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Landmarks Commission Promotes Appropriate Development

Preservation isn’t perfect. But preservation has contributed to New York’s economy, tourism, identity, and livability for the last 56 years. Since historic districts cover only four percent of the City’s buildable areas, it’s hard to claim preservation has “covered the City in amber” and prevented the development of affordable housing – though some continue to try.

250 Water Street Rendering – East Elevation facing East River (Courtesy SOM/The Howard Hughes Corporation)

Recently, the Landmarks Preservation Commission (LPC) sent the Howard Hughes Corporation back to the drawing board, after rejecting the Corporation’s proposal for 250 Water Street, within the South Street Seaport Historic District. The design included some affordable units, and Howard Hughes promised a large contribution to the Seaport Museum if the proposal passed, but a pair of 470-foot towers was not appropriate for the low-rise district. The Corporation is welcome to submit another design to the Commission.

Last week, the ArchPaper printed an op-ed denouncing the Commission for its decision and criticizing the Commissioners personally. The writer questioned the process apparently unaware that the Commissioners are appointed by the Mayor and that the City Council has the final say over designations.

The paper printed my reply this past Monday entitled “The Landmarks Preservation Commission promotes appropriate development.” It’s included in full text below.

To the Editor:

The Landmarks Preservation Commission (LPC) is not “safeguarding a parking lot” by asking the Howard Hughes Corporation to redesign its proposal for a high-rise building within the South Street Seaport Historic District. It is doing its job, protecting a low-scale oasis of 19th-century masonry buildings that anchor the City to its earliest beginnings as a port.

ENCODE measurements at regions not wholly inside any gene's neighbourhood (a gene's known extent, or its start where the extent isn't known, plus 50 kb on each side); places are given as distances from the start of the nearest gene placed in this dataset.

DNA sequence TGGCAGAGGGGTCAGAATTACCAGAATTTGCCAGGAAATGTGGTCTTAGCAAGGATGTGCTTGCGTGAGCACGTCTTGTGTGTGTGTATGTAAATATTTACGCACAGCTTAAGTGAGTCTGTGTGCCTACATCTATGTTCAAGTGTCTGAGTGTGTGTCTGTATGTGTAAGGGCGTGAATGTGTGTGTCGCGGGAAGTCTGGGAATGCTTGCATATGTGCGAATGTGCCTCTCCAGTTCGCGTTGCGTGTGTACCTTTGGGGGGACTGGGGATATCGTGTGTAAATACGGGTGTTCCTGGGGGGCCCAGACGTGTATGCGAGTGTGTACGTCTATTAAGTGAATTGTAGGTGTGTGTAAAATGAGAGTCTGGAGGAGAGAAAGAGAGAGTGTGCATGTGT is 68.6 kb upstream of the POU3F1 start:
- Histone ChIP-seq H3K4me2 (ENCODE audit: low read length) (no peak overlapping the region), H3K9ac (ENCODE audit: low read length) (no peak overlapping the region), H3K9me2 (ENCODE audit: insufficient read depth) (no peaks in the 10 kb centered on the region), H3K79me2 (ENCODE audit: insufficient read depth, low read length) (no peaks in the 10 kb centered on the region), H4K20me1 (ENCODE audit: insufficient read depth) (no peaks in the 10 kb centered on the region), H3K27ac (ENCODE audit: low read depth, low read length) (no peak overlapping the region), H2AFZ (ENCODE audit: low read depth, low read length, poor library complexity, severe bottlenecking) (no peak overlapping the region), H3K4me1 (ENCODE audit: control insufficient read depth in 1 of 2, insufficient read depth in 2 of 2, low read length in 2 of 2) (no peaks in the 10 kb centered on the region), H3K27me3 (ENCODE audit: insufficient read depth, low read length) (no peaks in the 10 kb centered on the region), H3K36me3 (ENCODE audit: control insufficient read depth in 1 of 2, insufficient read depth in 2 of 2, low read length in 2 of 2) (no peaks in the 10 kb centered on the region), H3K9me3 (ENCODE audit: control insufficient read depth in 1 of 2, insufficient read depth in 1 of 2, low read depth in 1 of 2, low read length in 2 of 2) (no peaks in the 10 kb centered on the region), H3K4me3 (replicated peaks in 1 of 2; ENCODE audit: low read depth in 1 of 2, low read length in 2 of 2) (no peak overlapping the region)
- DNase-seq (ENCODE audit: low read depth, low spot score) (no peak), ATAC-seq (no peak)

As we testified at the January Commission hearing on this project, no one wants to keep a parking lot. In fact, the Commission did approve an earlier proposal that was never built. But the lot is fully within the district. A building here should honor its history. The Howard Hughes proposal at 250 Water Street did not, seeking to blend with the larger buildings to the west.

The applicants tied the project to community benefits that are not typically part of the LPC’s purview. Affordable housing is a vital issue. But it would be addressed in the City’s ULURP (Uniform Land Use Review Procedure) review if a redesigned proposal gains LPC approval. There is no guarantee, however, that LPC approval will yield the promised number of units and affordability levels. We agree that a successful Museum enhances the entire Seaport. Since Howard Hughes has tied a major donation to the South Street Seaport Museum to getting approval to build on the parking lot, it is all the more reason for Howard Hughes to bring back an appropriate design.

The recent op-ed on this topic failed to note that the LPC routinely approves new construction in historic districts and that many recent historic districts cover majority-minority neighborhoods. The LPC website features a story map highlighting buildings, sites, and historic districts significant to African American history throughout the City. It also failed to note that the City Council has final determination over designations.

Historic Districts take up only four percent of the City’s buildable lots. But they have been powerful economic engines – providing jobs, attracting residents and tourists, as well as small businesses and tech companies.

The LPC has shown a willingness to approve a new building that respects and completes the South Street Seaport Historic District. Now it is up to Howard Hughes.

Peg Breen, President
The New York Landmarks Conservancy

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